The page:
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Tuesday, October 7, 2008

Gotta Do What I Can...

In our house, on any given day you will find at least 5 animals . I'm not counting my kids either...(though I probably should ;-). There is the very large and regal looking plot-hound named Stash. We didn't name him, since he came to us at a ripe old age of 7...but we think he was so named because he likes to hide his toys in a certain corner of the room (thus, his "stash"). Then there is SweetTea (pronounced sweetie), an obnoxiously adorable pup that weighs maybe 8 lbs and will probably not get any bigger. She spends the majority of her days antagonizing Stash by hanging from one ear or another, which he handles with incredible dignity. The Mocha Kitty has been with our family the longest, since Josh brought her home just one week before Taylor was born (I don't know what he was thinking...a cat was the LAST thing I needed at that point!). She has traveled the world with us; Colorado, Germany, North Dakota, Mississippi and Georgia; on airplanes & in cars...I'm thinkin' she deserves a medal for all we've put her through. And she still loves us, though she's not terribly enthusiastic about her new doggie companions. Theodore the Dwarf Robo Hamster, who is as wide as he is long, is the living counterpart to Mortimer who lived up to his name & died a few weeks after coming home with us. (You'd think we'd have known better than to name him that...especially after what happened to the first Mortimer Mouse. Chloe still walks by his cage occasionally and asks: "Mommy, did Mortimer get squished?" "Is he in heaven?") Upstairs in Taylor's room is Coda the baby ball python, who actually belongs to Josh's cousin, Kyler. They didn't allow snakes on the Greyhound bus when she went back to Michigan, though...and so he remains with us. This is perfectly fine with Josh, who has begged me for a snake since we got married, but I always told him "No constrictors around my babies!" Chloe is 3 now, though...and she adores Coda...all the kids do. He's actually a pretty cool pet, I have to admit.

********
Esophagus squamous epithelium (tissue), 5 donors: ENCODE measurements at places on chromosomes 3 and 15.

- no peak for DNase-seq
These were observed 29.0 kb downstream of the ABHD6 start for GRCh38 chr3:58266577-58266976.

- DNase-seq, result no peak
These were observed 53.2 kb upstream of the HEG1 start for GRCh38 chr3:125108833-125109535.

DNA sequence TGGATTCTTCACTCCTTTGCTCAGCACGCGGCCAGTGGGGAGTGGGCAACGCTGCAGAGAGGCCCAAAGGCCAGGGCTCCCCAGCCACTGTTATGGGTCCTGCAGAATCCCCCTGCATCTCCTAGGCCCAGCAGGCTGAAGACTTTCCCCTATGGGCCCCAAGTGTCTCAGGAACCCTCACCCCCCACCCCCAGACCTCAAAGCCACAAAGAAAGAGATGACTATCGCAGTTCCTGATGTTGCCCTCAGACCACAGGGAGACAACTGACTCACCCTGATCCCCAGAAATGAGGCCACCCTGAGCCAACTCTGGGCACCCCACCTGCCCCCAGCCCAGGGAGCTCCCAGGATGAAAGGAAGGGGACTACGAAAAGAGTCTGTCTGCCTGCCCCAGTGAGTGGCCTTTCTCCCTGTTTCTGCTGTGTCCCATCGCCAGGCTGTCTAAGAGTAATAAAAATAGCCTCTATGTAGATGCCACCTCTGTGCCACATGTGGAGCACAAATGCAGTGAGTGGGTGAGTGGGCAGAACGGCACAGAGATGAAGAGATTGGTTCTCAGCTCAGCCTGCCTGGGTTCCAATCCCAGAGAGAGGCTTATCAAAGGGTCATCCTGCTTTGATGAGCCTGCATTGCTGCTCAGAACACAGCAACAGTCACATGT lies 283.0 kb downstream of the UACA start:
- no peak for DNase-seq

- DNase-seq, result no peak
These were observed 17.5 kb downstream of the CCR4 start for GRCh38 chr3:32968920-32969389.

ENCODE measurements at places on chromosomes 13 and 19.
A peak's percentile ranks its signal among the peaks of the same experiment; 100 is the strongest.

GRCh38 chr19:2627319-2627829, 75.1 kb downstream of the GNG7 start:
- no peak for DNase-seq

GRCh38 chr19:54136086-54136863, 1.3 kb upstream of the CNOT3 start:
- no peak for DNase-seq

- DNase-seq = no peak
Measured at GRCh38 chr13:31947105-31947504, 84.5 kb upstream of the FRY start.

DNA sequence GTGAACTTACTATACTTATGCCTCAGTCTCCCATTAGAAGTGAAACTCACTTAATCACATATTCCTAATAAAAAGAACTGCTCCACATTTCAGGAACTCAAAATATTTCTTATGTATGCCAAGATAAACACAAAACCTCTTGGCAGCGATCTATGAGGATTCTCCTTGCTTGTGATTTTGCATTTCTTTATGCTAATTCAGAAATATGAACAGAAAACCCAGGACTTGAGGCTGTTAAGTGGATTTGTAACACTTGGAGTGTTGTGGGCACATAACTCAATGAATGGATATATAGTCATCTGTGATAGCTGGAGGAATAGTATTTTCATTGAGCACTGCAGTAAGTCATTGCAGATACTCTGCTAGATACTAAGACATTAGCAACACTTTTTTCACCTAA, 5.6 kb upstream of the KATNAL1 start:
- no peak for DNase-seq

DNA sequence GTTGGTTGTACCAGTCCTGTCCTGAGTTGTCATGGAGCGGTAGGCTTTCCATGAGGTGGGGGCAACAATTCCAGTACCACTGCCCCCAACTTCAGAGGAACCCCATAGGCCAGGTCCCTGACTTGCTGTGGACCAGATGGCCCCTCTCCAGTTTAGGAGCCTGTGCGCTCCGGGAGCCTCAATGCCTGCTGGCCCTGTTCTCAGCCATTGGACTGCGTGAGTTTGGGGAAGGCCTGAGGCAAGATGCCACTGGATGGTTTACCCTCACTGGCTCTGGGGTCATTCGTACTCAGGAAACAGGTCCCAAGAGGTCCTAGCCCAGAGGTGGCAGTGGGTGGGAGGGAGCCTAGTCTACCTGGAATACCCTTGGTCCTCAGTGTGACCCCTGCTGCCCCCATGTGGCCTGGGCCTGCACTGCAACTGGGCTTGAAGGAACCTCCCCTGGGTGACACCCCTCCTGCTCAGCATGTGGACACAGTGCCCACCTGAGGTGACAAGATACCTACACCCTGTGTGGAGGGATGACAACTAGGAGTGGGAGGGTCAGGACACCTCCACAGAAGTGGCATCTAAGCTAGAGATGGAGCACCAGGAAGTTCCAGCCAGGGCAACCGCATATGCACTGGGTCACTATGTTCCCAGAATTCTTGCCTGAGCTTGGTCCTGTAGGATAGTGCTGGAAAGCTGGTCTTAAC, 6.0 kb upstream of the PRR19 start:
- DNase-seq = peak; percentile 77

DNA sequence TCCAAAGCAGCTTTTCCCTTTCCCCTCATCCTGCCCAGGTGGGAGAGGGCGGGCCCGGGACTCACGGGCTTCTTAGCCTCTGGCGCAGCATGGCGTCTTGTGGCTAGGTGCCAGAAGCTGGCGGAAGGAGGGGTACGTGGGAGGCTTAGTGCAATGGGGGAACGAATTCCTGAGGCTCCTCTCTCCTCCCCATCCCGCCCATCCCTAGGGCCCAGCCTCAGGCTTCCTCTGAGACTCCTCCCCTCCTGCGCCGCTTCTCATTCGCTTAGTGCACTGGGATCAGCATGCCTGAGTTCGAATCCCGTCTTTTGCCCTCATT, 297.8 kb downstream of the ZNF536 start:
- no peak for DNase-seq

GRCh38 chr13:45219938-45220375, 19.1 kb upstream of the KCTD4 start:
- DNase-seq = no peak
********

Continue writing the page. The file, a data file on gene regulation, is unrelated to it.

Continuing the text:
So that's our main menagerie. Most of the time there's at least one more and sometimes 5,6 or 7 more. At one point I had Donnie & Marie who were 6 month old pups, and the 5, 6 week old, Spice Pups (our now re-named Sweet Tea was originally "Baby Spice"). My parents think we're insane. I'm sure most of our neighbors think we're insane... I doubt we'd argue with them much. When we adopted Stash, though, we didn't just fall in love with him...we fell in love with the wonderful non-profit animal rescue called "Mostly Mutts" that took him when his first family didn't want him anymore, and put him in a loving foster family until we, his "forever family," came along. So when the economy started it's downward spiral and animal turn in's began to climb out of control, Mostly Mutts sent out a call for help. We decided to answer.

I know there are larger problems. I wish I could wave my magic wand and fix the tragedies occurring all over the world: starving children, wars, abuse, drugs, gangs, the national deficit, etc... I have 3 kids to raise right now, though, and trying to keep them fed & clothed is a struggle. My resources are limited and so is my time. But I do have a large fenced in back yard and an unfinished basement...the perfect place for doggies to run & play until they find their "forever homes." Small though it is...it is something I can do to help, and I gotta do what I can.

Saturday, September 27, 2008

The Purpose of Education

It seems to me that the human decisions are made on the basis of two distinct processes; one is our primal, instinctual, "gut" reaction, usually based on emotion (fight or flight), and the other would be our rational mind which is capable of overriding emotion based decisions. I think (and this is plain old personal opinion here...I'm no expert) that the purpose of education overall is to train the rational mind to make decisions that are based not on feelings, but on logical thought processes and a body of knowledge.

As far as comparing the radically different methods of homeschooling...I prefer to see it as a spectrum of approaches, as opposed to different sides of an argument. The reason for the many "radically different approaches," can probably be attributed to the radical differences between one human and another. Different personality types, different learning styles, differences in breadth or depth of interests...all of these come into play when you begin considering the education process, and there is no "one size fits all". Any homeschooling parent of more than one child can tell you that none of their children learn in the same manner...which can be difficult, but it's also one of the strengths of homeschooling. A ratio of one parent/teacher to anywhere from 1-10 kids is still better than any ratio you're likely to find in a public or private school, and it allows the parent to customize the curriculum to the individual child by encouraging their strengths and building up their weak areas. Some children need a very structured environment, and others thrive with a bit more freedom. I can tell you that at different points in our education process we have varied from unschooling to a very structured classical curriculum, and many other methods in between. When I find something that "clicks" with a particular child, we stick with it...if not, we move on to something else.